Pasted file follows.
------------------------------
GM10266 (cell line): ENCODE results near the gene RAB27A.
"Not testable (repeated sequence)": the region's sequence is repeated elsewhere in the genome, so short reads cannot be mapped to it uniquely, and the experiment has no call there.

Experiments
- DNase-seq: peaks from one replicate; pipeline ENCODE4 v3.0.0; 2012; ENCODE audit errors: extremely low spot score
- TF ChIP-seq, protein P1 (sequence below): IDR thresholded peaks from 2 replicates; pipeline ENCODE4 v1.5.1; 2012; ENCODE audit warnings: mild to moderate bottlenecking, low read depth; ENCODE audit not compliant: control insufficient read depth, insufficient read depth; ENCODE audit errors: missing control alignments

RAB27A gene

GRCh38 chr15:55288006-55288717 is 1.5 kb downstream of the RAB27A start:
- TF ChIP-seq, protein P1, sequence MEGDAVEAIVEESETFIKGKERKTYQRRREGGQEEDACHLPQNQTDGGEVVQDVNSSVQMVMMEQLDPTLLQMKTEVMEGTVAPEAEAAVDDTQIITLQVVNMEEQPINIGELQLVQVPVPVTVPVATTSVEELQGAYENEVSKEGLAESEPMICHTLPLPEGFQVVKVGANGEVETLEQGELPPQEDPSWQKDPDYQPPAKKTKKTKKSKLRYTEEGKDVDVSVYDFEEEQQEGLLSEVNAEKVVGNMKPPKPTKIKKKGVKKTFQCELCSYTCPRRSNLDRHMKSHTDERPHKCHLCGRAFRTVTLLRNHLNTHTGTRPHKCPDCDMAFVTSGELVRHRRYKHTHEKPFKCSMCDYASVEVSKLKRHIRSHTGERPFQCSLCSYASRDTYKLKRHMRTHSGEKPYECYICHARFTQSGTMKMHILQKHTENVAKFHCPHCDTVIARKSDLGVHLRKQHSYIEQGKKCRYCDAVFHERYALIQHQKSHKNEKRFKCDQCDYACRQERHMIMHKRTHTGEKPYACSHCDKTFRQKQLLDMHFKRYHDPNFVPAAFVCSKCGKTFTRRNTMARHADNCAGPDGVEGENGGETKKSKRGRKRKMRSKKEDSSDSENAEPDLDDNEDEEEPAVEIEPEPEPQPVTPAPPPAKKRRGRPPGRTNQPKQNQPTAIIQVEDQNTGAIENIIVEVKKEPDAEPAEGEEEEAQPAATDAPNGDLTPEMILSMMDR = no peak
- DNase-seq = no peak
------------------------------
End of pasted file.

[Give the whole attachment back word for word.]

GM10266 (cell line): ENCODE results near the gene RAB27A.
"Not testable (repeated sequence)": the region's sequence is repeated elsewhere in the genome, so short reads cannot be mapped to it uniquely, and the experiment has no call there.

Experiments
- DNase-seq: peaks from one replicate; pipeline ENCODE4 v3.0.0; 2012; ENCODE audit errors: extremely low spot score
- TF ChIP-seq, protein P1 (sequence below): IDR thresholded peaks from 2 replicates; pipeline ENCODE4 v1.5.1; 2012; ENCODE audit warnings: mild to moderate bottlenecking, low read depth; ENCODE audit not compliant: control insufficient read depth, insufficient read depth; ENCODE audit errors: missing control alignments

RAB27A gene

GRCh38 chr15:55288006-55288717 is 1.5 kb downstream of the RAB27A start:
- TF ChIP-seq, protein P1, sequence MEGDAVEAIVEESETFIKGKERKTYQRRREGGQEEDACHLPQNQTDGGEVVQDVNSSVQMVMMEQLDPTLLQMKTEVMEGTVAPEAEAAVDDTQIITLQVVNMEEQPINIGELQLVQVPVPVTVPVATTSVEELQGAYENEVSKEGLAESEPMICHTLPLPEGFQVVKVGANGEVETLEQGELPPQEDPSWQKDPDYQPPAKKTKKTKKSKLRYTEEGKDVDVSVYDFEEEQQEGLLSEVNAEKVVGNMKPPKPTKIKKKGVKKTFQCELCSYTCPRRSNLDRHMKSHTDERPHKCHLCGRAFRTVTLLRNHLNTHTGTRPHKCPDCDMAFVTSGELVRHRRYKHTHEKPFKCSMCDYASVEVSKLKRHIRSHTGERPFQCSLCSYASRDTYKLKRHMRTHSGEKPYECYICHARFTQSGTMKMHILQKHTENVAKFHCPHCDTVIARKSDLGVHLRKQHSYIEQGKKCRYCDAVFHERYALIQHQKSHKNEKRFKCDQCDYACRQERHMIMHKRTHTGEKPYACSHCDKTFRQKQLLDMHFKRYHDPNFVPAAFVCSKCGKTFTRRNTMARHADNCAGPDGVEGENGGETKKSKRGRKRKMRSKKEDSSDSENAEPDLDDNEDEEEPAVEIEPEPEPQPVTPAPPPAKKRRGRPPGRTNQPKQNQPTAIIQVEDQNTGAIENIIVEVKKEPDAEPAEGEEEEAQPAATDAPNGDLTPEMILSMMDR = no peak
- DNase-seq = no peak